The Lake Isle of Innisfree Summary
“The Lake Isle of Innisfree” by W. B. Yeats is a short poem about a man who yearns for the peace and simplicity of nature.
- The speaker longs for the peace of Innisfree, a small island in Ireland.
- He describes the island as a simple, natural place where he can build a cabin and live alone.
- The speaker believes that he will find peace on Innisfree because it is far away from the hustle and bustle of the city.
Last Updated on May 5, 2015, by eNotes Editorial. Word Count: 435
In this line Yeats establishes the opening tone as well as the refrain of the poem. The poem focuses on Innisfree as a place of escape for the speaker.
Here the speaker describes Innisfree as a simple, natural environment where he will build a cabin and live alone. Note the rich description in these lines. The language is specific. The speaker does not merely mention that he will build a cabin, but also that it will be made of “clay and wattles.” The speaker also specifies that he will have “nine bean-rows,” instead of simply a “garden.” These are images that conjure up in the mind of the reader concrete visual features of Yeats’s poetic fantasy. Notice also the particularly interesting image of the “bee-loud glade.” This image invests Innisfree with a magical air.
In these lines Yeats introduces the connection between peace and Innisfree in the speaker’s mind. The first line of the second stanza repeats the same meter employed in the first line of the first stanza. The reader can sense a refrain developing. The line “And I shall have some peace there, for peace comes dropping slow” is composed almost entirely of iambic feet. This means that one unaccented syllable is followed by an accented syllable. The iambs are interrupted in the middle of the line by an amphibrach with the phrase “some peace there.” An amphibrach is composed of two unaccented syllables sandwiching an accented one. It is used for emphasis. The amphibraic foot in the fifth line corresponds with the similar foot in the first line. This may be used to emphasize the metaphor that Innisfree represents escape for the speaker. Line six contains a good example of figurative language. Yeats wants to explain that the abstract idea of “peace” is abundant from morning until night in Innisfree, but instead of relying on that cliche, he transforms morning into the image of veils from which peace falls. Night has also been transformed into “where the cricket sings.”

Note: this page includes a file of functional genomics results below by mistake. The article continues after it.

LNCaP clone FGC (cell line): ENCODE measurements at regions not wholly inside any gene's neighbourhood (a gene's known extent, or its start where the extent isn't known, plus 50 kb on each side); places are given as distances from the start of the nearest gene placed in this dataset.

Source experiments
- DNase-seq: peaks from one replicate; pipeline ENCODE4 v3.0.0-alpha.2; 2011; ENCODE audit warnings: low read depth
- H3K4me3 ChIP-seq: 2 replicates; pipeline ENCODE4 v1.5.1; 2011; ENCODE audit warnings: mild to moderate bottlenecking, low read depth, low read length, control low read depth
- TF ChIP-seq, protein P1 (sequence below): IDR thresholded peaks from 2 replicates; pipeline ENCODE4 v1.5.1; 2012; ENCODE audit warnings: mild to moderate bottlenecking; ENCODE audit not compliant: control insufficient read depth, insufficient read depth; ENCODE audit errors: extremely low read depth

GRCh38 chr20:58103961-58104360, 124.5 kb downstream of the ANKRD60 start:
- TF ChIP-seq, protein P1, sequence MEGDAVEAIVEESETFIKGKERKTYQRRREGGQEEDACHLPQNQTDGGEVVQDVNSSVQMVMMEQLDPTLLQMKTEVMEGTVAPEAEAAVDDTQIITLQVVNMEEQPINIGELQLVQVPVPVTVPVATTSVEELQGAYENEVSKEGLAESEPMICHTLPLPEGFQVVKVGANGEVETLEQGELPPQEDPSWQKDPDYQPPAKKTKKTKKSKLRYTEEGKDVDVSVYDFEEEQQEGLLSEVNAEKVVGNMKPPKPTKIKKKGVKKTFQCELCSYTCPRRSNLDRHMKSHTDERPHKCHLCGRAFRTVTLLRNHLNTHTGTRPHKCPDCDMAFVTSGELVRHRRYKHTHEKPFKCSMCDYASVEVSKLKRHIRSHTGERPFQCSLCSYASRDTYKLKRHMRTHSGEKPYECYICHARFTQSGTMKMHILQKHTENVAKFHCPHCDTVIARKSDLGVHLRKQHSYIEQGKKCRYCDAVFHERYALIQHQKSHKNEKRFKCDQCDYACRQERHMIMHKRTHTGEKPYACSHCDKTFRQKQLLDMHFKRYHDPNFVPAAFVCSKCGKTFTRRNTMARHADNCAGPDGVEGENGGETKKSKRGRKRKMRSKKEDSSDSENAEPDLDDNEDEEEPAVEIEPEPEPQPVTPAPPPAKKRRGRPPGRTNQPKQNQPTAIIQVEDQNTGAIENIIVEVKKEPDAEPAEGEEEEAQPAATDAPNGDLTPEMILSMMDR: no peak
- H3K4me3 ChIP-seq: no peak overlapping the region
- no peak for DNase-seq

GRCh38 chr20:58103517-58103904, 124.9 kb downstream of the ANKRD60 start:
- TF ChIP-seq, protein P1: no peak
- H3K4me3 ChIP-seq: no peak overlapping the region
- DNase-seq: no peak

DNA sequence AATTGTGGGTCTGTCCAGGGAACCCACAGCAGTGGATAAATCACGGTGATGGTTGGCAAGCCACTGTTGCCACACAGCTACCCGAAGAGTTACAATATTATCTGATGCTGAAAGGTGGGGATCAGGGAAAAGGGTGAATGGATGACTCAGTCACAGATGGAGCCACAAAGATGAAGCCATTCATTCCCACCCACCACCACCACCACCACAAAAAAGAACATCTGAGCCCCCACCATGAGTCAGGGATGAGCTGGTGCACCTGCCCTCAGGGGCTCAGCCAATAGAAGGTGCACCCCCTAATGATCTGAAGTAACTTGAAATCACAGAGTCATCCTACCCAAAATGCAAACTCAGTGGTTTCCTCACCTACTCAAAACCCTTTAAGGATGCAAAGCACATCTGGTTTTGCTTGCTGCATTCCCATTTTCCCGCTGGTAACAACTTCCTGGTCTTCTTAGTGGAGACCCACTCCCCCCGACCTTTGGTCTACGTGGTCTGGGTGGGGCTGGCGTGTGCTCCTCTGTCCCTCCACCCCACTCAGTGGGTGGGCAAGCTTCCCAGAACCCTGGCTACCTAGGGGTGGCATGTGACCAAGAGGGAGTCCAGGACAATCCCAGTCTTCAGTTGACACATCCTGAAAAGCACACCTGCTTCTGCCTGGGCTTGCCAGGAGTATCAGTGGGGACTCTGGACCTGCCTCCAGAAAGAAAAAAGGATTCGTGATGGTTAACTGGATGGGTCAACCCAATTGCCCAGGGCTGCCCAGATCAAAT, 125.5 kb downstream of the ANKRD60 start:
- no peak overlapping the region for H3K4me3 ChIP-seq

Here Yeats continues with transforming midnight and noon into almost eerie images. Evening becomes a dark image of the sky filled with the wings of birds.
In the last lines of the poem, the speaker stands in the street surrounded by gray pavement. This image, which is hard and silent, contrasts with the soothing, soft image of the water. The speaker continues to hear the sounds of nature even in the city. The peace of Innisfree is able to transcend the urban environment because it resides in a completely natural one, that of the speaker himself.